Nestled in an olive tree grove in the Italian countryside, Villa Castelluccio – a 1920’s villa given new life by wunderkind architect Andrew Trotter (also, btw, the founder and editor of the brilliant Open House magazine). He’s struck a beautiful balance of traditional Italian and modern Med, and it’s both rustic and substantial, while also having a light and airy feel about it. That thick custom concrete benchtop (and especially, especially the kitchen sink ) is the stuff of my dreams! Also love the double wooden doors throughout.

Stylist Pella Hedeby wove her magic wand again, creating this scene for Bricmate kitchen worktops. The black and beige works so great together with the lighter elements (like the woven-seat Wishbone chairs and the rice paper pendant), don’t you think?

This kitchen actually belongs to a new creative hub/co-working space in one of Berlin’s newest precincts.
Designed by the renowned Annabell Kutucu, who describes her aesthetic for the space as ‘brutalist silence meets wabi-sabi’.

One of the quiet workspaces in this same building.

1 – 3 /  4 – 7  /  8  –  17  /  18 / 19  /

 
 
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21.12.2019

Spaces


Photography by Nat Spada – The Palm Co

It’s our last Spaces of the year, so let’s make it a bumper, shall we? I love the simple but warm styling here. What caught my eye especially was those extra height curtains (the sense of greater space and extra elegance they give this space), and the super-tassel keyring on the door. Love little surprise touches like this!

Really like the shiplap cladding on the cabinetry (not something I’ve seen a lot, surprisingly?), the choice of the super slim matte white handles (and the choice of no handles) and a hidden fridge, always. Bonus points for the custom olive green kitchen island, the perfect counter to all that white.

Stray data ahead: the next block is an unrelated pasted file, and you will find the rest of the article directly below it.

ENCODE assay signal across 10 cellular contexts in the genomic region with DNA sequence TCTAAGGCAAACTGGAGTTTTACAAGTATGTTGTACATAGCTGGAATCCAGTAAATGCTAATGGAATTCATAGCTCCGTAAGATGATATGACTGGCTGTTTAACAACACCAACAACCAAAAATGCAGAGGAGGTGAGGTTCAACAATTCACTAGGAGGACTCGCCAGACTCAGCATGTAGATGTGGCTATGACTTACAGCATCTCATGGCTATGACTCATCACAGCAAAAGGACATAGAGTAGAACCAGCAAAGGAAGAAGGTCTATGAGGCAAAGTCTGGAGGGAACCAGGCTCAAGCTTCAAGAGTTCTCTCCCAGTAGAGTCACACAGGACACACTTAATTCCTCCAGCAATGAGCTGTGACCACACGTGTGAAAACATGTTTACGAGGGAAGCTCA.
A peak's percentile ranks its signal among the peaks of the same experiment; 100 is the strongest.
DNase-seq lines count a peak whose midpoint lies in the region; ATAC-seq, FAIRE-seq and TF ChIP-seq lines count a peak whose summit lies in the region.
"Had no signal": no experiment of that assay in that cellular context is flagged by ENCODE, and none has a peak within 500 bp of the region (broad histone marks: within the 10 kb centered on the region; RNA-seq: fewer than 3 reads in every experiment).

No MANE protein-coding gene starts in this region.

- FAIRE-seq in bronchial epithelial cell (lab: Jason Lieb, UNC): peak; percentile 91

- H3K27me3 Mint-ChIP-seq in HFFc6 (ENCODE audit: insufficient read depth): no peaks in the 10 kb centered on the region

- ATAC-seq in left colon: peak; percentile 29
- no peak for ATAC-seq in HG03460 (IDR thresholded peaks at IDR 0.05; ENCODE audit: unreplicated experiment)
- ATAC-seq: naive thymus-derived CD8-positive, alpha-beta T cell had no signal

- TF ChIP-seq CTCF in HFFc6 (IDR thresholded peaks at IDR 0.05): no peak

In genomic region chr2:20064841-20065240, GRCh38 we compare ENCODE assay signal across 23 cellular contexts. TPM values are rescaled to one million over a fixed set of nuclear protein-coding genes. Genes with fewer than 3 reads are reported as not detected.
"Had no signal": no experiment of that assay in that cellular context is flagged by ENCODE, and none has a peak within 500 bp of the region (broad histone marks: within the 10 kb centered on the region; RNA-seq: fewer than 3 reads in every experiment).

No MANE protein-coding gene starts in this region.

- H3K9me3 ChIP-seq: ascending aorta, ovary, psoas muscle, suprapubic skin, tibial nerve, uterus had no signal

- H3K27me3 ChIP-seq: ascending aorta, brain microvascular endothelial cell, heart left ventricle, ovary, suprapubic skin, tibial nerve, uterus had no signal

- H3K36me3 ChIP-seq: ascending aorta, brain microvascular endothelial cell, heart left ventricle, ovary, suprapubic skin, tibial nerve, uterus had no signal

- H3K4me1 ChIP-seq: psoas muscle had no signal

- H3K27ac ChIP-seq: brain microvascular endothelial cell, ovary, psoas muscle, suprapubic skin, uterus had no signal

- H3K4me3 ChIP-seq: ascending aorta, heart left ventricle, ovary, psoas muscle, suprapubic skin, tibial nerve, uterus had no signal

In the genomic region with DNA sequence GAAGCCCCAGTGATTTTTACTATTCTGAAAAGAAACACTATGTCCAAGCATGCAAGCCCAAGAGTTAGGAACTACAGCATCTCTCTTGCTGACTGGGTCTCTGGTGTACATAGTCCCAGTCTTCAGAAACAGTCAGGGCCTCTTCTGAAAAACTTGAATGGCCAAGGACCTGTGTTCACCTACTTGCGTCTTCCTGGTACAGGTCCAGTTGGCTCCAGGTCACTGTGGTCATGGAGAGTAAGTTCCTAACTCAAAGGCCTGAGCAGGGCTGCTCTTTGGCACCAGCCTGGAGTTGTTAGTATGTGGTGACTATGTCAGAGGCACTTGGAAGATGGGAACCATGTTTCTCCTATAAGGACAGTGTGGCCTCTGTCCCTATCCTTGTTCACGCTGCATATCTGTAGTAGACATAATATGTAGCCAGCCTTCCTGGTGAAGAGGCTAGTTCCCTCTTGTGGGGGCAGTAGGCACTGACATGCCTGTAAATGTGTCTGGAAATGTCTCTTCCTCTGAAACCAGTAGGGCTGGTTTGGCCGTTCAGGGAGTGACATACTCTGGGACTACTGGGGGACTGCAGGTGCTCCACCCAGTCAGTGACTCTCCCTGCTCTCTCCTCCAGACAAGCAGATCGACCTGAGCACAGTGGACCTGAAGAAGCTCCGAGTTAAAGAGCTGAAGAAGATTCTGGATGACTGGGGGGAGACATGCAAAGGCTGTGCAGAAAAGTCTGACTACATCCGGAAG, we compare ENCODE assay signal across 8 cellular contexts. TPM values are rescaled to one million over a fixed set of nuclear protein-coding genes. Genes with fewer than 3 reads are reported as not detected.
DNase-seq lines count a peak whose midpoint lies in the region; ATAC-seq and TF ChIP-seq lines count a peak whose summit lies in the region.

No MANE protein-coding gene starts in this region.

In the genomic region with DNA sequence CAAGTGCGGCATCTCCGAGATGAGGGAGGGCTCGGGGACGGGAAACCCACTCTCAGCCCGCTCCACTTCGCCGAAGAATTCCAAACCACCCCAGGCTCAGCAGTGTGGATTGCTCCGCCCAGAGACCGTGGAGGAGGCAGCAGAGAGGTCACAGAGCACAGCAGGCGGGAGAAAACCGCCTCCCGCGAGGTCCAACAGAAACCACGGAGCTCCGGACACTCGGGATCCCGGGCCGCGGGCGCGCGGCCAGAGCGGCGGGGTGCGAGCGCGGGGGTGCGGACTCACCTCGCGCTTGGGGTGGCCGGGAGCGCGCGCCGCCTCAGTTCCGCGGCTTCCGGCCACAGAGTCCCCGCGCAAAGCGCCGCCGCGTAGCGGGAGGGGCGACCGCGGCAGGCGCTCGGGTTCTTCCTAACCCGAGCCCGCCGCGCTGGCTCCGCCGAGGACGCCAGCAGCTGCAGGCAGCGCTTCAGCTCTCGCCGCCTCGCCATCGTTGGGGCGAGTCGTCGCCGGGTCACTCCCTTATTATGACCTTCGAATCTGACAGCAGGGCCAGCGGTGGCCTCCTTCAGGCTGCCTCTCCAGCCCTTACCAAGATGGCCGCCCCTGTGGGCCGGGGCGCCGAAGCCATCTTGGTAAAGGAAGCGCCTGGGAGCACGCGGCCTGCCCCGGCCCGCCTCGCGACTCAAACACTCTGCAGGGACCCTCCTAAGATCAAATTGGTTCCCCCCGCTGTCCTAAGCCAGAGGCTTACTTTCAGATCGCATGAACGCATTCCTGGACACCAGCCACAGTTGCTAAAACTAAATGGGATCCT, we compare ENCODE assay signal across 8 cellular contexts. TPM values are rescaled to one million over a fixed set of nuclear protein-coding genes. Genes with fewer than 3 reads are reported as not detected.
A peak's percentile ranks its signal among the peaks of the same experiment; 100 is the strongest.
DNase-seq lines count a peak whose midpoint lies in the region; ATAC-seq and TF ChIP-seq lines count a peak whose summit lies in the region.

Look, I feel as AWKWARD as you do about that bust in the kitchen, ok – but I just really wanted to share that cooktop.
(Also, those arched windows with the extra-deep, marble-topped ledges are incredibly beautiful). Can anyone tell me, is this sort of cooktop doable in New Zealand with the prods we have available?

This bodes well. It bodes very well indeed.  These are preview images of Hampden by RMA, a boutique development by Australian, nay international, design leaders Rob Mills Architects. Can’t wait to see the final apartments. Hang on, can you fairly call them ‘apartments’ when they’re this special?  Extra for experts: take a look at the incredible exterior.

Catherine Heraghty (The Stables) always creates such incredible bathrooms.

Predicting glass bricks will be making a come back in 2020.

This bathroom packs loads of dimension and visual interest into a small space, using texture rather than colour.
I particularly love the the slight pinky tone of the large format wall tiles, and the matte speckled texture of the bath outer.